The Brazilian Tapir: A Cousin to the Rhinoceros

May 29, 2019
Tapirs are large mammals similar to wild boars with the noses of an anteater. Despite those similarities, they're actually more closely related to rhinos and horses.

The Brazilian tapir is an animal you’ll mostly see in Brazil, but its habitat covers most of the tropical forests in South America. They can range from the north of Argentina to Venezuela, but there are none in Chile nor anywhere west of the Andes mountains.

The word “tapir” comes from itapiré, an indigenous word that means a horn (piré) as hard as a rock (ita). In this case, the word is referring to their tough, hard skin. Some indigenous cultures, like the Mayans, considered them a sacred animal.

The habitat of the Brazilian tapir

These animals prefer mountains areas in tropical forests, but you can also find them in bogs and lowland forests. That means they live in places at sea level, and places as high as 15,000 feet above. They’re great mountain climbers and sometimes end up creating paths for large bodies of water.

Most tapirs like to be near the water. They especially like shallow rivers, although they’re also great swimmers. The highest population densities of Brazilian tapir are in areas with lots of vegetation and about 80-160 inches of rainfall each year.

The morphology of the Brazilian tapir

Adults can weight anywhere from 330 to 550 pounds. Their bodies can be up to 7.2 feet long in females and 6.7 feet in males. Their skulls have a large sagittal crest that runs from their eyes to their neck. They also have a little bit of hair that grows along the crest.

Adult tapirs are usually dark brown or reddish. Younger tapirs tend to be brown with horizontal white lines that disappear at seven months. This species has hooves and a very pronounced snout.

A close-up picture of a baby tapir.

That snout is made entirely of soft tissue. It has even less bone and cartilage than other Ungulate animal species.

Reproduction

We still aren’t completely sure about their mating habits. What we do know is that females are sexually receptive, and that males fight for mating rights by biting each other’s hooves. Some people think they’re polygynous, which means the males can have more than one mate.

A Brazilian tapir pregnancy usually lasts about 380 days. Or, in other cases, it can be as short as 335 or as long as 439 days. Their cycles happen every 50-80 days and last 48 hours. Most females reach sexual maturity between 2-3 years old.

The oldest female Brazilian tapir ever documented giving birth in captivity was 28 years old. They can also reproduce at any point in the year. They only have one baby at a time, and they weigh about 6.6-13.2 pounds at birth. Weaning happens at 6-8 months, and most babies are independent by 18 months.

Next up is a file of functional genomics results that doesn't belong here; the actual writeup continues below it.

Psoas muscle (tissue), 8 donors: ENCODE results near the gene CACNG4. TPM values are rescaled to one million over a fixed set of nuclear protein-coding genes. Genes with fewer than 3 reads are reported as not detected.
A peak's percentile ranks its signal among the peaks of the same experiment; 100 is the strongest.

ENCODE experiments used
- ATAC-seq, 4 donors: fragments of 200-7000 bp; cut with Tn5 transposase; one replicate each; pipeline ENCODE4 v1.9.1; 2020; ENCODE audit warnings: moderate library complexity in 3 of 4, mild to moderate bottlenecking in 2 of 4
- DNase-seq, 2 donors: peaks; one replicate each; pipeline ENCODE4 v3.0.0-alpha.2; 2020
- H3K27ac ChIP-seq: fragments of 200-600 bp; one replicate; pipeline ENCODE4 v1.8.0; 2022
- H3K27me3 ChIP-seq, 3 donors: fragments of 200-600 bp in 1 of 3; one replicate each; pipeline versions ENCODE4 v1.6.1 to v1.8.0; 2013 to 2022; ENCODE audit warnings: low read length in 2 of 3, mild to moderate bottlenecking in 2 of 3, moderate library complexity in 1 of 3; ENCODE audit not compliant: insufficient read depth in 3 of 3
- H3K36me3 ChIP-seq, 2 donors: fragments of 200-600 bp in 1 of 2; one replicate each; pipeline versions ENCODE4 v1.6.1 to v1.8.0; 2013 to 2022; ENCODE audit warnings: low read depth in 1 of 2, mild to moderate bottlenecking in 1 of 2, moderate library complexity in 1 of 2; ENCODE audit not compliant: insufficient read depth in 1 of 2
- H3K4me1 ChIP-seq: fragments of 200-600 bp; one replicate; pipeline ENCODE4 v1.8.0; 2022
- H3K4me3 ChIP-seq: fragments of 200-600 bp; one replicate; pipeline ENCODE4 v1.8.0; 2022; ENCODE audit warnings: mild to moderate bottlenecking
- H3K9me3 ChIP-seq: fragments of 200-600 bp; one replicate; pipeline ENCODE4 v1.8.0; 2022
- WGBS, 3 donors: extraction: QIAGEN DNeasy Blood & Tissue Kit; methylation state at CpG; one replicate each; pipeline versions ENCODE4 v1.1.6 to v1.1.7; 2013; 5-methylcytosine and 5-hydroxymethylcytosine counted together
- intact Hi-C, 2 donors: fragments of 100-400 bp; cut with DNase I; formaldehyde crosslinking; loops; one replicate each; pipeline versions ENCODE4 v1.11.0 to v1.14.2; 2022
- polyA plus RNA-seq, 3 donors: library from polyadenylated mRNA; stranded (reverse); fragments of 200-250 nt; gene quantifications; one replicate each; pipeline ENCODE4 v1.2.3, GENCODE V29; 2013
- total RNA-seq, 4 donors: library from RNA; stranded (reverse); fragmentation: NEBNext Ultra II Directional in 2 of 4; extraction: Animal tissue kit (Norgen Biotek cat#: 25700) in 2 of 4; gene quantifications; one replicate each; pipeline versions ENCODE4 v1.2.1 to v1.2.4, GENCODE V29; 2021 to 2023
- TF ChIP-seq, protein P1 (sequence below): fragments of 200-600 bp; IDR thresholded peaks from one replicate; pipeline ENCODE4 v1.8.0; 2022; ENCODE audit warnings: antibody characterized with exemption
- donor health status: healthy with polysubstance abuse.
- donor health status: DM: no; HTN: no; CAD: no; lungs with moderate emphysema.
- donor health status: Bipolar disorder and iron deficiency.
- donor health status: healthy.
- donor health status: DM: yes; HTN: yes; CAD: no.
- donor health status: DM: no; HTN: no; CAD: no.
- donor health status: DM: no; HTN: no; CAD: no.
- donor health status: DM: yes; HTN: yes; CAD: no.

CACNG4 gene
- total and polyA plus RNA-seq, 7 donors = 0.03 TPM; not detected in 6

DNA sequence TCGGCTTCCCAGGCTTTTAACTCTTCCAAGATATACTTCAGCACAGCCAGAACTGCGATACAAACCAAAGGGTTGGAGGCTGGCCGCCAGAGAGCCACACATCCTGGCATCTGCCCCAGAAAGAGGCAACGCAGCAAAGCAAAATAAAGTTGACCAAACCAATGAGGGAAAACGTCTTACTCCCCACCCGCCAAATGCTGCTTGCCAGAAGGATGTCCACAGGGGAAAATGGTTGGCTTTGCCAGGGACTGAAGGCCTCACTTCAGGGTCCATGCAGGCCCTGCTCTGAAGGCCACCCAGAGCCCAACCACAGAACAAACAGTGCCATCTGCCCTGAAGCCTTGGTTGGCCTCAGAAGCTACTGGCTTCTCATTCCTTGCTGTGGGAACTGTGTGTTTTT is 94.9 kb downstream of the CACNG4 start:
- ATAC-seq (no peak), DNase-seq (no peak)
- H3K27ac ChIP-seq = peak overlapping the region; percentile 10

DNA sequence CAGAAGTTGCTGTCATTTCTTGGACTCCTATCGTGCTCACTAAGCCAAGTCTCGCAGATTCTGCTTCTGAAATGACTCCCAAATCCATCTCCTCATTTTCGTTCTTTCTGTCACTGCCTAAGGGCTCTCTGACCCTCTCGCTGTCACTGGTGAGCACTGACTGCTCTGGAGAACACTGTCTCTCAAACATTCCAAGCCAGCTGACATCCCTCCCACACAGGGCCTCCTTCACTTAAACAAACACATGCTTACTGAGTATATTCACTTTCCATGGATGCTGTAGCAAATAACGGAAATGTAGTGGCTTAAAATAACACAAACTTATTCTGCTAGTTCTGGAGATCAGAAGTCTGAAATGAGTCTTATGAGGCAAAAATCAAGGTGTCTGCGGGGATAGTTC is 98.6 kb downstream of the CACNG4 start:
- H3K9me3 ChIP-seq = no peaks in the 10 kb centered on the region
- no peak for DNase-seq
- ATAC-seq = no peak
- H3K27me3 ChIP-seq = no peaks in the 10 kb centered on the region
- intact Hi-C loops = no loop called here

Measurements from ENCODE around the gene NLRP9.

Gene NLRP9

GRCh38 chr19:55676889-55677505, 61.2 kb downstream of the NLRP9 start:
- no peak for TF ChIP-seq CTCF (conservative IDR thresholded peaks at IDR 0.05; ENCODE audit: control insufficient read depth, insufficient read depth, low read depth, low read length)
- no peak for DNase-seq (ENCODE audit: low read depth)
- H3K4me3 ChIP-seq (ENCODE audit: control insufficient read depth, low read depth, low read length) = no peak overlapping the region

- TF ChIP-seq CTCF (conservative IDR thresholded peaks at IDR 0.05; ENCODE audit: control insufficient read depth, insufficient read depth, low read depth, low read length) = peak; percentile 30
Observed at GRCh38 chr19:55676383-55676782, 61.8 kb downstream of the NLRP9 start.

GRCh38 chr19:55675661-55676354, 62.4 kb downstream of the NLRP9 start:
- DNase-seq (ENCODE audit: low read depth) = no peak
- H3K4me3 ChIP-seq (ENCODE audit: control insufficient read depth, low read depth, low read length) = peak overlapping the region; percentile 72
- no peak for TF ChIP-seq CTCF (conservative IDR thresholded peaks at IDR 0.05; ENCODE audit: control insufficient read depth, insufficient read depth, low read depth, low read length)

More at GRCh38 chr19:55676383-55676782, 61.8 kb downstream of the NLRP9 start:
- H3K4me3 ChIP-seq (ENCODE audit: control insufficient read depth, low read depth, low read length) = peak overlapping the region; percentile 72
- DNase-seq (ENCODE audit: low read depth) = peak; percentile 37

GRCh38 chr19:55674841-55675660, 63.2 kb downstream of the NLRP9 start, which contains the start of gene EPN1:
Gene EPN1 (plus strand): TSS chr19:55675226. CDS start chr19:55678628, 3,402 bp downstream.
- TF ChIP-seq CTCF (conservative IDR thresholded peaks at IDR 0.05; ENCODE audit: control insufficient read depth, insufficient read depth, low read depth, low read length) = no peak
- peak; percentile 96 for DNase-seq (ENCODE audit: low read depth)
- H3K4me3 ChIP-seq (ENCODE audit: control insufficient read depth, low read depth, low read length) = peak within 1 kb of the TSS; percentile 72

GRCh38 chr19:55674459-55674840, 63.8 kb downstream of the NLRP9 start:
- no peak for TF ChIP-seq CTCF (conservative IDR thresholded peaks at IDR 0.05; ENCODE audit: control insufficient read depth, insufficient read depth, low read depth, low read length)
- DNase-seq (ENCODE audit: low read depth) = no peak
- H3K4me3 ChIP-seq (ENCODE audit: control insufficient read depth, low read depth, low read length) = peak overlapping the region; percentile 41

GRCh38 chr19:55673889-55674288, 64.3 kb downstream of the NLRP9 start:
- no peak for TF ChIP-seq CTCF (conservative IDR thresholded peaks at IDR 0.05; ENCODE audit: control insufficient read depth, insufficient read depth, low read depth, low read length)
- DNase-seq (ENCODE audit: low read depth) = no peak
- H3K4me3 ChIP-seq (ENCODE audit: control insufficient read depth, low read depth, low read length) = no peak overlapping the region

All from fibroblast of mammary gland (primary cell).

Behavior

The Brazilian tapir is generally solitary. While they’re not exclusively nocturnal, they do tend to hide in the forest during the day and go out foraging at night. You’ll often see them in pairs during the mating season, and when mothers are traveling with their children.

Brazilian tapirs have poor eyesight, but a strong sense of smellThey tend to be timid, but they’re also aggressive when fighting for a mate or defending their territory. Tapirs can make different sounds to express fear, anxiety, or pain.

A tapir swimming through the water.

They also make a variety of sounds during the mating season. They show aggression by snorting, and grunt when they’re irritated. Tapirs also use chemical forms of communication. For example, they urinate and use their facial glands to mark their territory.

Diet

The Brazilian tapir goes out looking for food at night. They eat fruits, leaves, and other vegetation. The things they most love, though, are yellow mombins, a kind of small plant that makes fruit similar to a plum.

They’re fruit-eaters and potential seed spreaders for some of the most important fruit trees in their habitat. Their digestion processes generally leave the entire seed intact.

People hunt this animal because their meat adds a lot of protein to the diets of the rural populations where they live. People have also domesticated them in Brazil, teaching them to plow and to let children climb on their backs.

Outside of humans, their main predator is the jaguar, though crocodiles can occasionally take them by surprise. Anytime a predator scares them, tapirs tend to flee to the water. On the other hand, if it feels trapped, a Brazilian tapir will run straight at its attacker.

  • https://www.tapirday.org/brazilian-tapir.html